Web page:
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Martial Arts are Opening Act for Cultural Heritage Programme
The NUS Department of Computer Science begins programme to digitize cultural heritage with a motion capture event.
by Leow Wee Kheng

espite Singapore's short history, it has a rich cultural heritage that is not always known to the general public. The aim of the digital cultural heritage programme at the National University of Singapore's Department of Computer Science is to make cultural heritage easily accessible and engaging to the general public — to harness cultural heritage and turn it into cultural capital.

The programme has an interesting history itself. It began when Mr Chan Chow Wah, an anthropologist with the organization Cultural Compass (www.culturalcompass.org), approached our colleague Dr Terence Sim, an expert in face recognition. Mr Chan wanted to verify the identity of a person in an old photograph and asked Dr Sim if his face detection algorithms could help. After some discussion, we realized that we could do much more than face recognition. We decided to apply a suite of media technologies to tell the story of a historical personality in an authentic historical setting.

Cultural Compass runs tours at Singapore's Lian Shan Shuang Lin Monastery, a Buddhist monastery established in 1902. The monastery is associated with a particularly interesting personality: Venerable Gao Can, who brought Shaolin martial arts from China to Singapore just after World War II. He was appointed the 12th Abbot of Shuang Lin Monastery in 1948, and he taught martial arts to many lay students at the monastery. After he passed away in 1960, Venerable Gao Can's martial arts students continued to train and to transmit his teachings. Today, martial arts schools around the world claim a lineage to the Venerable Gao Can.

Following lengthy consultations with Mr Chan, we embarked on a project to digitally recreate the martial arts forms taught by Venerable Gao Can. This involved capturing the body motions and facial expressions of martial arts experts in action. We organized a week-long motion capture event in early June at the School of Computing, transforming one of our large classrooms into a motion capture studio. With the support of Singapore Shaolin Martial Arts Association (新加坡少林国术总会) and sponsorship from United BMEC (www.unitedbmec.com), we captured several martial arts forms performed by students in the lineage of Venerable Gao Can (Fig. 1), using an Eagle motion capture system (Fig. 2) from Motion Analysis Corporation.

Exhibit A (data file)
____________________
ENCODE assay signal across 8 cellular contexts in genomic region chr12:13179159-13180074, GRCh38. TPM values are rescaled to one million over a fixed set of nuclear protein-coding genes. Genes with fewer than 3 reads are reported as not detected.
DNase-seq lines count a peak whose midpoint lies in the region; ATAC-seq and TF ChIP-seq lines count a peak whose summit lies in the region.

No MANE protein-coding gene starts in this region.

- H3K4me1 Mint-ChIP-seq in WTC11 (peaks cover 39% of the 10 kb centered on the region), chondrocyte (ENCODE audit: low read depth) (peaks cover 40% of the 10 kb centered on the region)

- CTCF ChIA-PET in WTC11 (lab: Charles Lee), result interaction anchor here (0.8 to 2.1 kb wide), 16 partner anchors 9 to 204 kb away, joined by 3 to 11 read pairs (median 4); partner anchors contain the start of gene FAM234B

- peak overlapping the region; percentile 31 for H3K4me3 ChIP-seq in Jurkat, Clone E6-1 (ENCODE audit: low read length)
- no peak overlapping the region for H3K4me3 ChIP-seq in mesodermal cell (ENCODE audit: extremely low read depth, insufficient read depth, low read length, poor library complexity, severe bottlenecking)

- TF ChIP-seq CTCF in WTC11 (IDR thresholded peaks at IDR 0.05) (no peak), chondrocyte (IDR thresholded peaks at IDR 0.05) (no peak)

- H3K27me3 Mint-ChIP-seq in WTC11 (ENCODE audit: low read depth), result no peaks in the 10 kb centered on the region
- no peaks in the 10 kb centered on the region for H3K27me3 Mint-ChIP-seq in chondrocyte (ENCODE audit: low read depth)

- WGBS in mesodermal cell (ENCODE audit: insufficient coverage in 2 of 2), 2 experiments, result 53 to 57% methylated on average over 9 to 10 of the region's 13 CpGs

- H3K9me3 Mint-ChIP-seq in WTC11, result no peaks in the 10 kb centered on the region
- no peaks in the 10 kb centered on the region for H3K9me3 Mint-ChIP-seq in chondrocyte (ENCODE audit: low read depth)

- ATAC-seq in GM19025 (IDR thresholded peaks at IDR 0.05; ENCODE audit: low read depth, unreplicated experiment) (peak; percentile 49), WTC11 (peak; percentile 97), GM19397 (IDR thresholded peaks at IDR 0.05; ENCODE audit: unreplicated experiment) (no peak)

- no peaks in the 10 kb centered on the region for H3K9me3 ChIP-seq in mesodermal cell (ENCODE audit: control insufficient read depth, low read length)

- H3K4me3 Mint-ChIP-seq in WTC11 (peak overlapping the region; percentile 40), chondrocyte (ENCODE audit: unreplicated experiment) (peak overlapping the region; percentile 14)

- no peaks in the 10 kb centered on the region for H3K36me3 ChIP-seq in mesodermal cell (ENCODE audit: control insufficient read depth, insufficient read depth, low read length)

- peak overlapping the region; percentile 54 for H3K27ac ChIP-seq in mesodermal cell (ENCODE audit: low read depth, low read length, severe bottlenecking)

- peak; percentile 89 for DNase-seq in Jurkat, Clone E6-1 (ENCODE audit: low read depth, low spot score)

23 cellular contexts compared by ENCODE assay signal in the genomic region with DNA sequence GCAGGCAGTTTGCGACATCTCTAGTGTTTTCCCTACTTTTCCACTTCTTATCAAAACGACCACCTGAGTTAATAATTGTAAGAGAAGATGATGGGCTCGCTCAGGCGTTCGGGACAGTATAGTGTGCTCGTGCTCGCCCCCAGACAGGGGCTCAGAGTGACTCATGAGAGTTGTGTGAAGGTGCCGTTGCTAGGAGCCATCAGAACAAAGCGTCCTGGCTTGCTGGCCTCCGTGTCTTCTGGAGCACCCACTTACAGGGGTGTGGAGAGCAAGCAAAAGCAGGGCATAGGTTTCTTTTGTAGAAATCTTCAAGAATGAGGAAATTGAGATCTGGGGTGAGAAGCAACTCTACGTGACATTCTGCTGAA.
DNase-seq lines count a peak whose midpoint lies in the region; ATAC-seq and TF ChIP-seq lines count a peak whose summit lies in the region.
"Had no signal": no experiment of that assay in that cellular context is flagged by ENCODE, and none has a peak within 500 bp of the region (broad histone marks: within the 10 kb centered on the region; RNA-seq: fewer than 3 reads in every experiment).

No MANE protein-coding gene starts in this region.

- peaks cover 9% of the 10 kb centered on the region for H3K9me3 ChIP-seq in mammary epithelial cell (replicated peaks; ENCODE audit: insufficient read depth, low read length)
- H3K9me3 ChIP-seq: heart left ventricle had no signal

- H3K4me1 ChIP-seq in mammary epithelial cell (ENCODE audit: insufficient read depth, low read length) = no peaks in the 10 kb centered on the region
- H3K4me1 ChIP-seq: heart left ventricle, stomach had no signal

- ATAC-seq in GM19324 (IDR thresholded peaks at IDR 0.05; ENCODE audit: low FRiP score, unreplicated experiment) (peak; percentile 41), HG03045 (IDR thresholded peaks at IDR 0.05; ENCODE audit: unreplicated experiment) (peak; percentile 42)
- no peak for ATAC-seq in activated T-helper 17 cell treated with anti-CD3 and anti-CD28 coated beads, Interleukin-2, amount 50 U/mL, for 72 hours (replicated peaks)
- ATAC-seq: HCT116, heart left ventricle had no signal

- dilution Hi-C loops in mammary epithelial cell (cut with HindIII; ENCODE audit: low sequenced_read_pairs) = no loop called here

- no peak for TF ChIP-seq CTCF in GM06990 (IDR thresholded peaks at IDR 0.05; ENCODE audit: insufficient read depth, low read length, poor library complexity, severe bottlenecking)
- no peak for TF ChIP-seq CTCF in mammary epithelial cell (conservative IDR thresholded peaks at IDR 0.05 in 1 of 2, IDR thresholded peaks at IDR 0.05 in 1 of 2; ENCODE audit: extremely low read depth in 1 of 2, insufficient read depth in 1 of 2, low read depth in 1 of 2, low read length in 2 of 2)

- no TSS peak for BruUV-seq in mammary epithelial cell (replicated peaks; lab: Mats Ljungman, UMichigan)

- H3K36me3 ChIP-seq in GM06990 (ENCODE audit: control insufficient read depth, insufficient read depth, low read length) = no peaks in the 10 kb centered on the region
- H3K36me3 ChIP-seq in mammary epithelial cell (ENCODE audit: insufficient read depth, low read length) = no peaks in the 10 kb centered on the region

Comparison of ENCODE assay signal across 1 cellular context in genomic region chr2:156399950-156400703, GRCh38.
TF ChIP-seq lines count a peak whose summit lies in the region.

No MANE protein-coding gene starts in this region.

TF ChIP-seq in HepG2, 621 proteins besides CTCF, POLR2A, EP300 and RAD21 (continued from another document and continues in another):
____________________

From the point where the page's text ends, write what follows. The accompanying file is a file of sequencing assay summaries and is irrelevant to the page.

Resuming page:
The motion capture event was a great success. We not only captured the martial arts forms, but also explored the limit of the motion capture system's capability by tracking the finger motion of a guitar player (Fig. 3). This was the largest motion capture digitization ever carried out in Singapore and it was truly an exciting event for everybody involved.

Inspired by this project, we are considering possible extensions. For example, in addition to generating realistic animation of martial arts forms, we could also create a virtual model of Shuang Lin Monastery as it was in the past. Using an advanced multiple camera-projector system, we could then present the recreation in an immersive and interactive environment at relatively low cost.

Our goals from the research point of view go beyond creating digital content using existing tools. We are also trying to develop novel technologies. One particular research challenge is to recreate colorful digital content from a small number of black-andwhite photographs in an efficient manner. Another challenge is to develop advanced human-computer interaction techniques to make best use of the digital content. For example, we are exploring immersive display environments where voice and gesture recognition, processed in real-time or near real-time, can be used to interact with the digital content. These project activities will occupy us for the next year or two.

Our department is well suited to take on these challenges because it combines expertise in a wide range of technological areas including computer graphics, computer vision, and human-computer interaction. Moreover, we find this an excellent opportunity to apply digital media technology to help preserve and convey Singapore's cultural hertitage. Early records of cultural heritage take the form of oral histories, black-and-white photographs and, in some rare cases, black-and-white films. By applying creative media technologies to such records, the country's cultural heritage can be brought to life.

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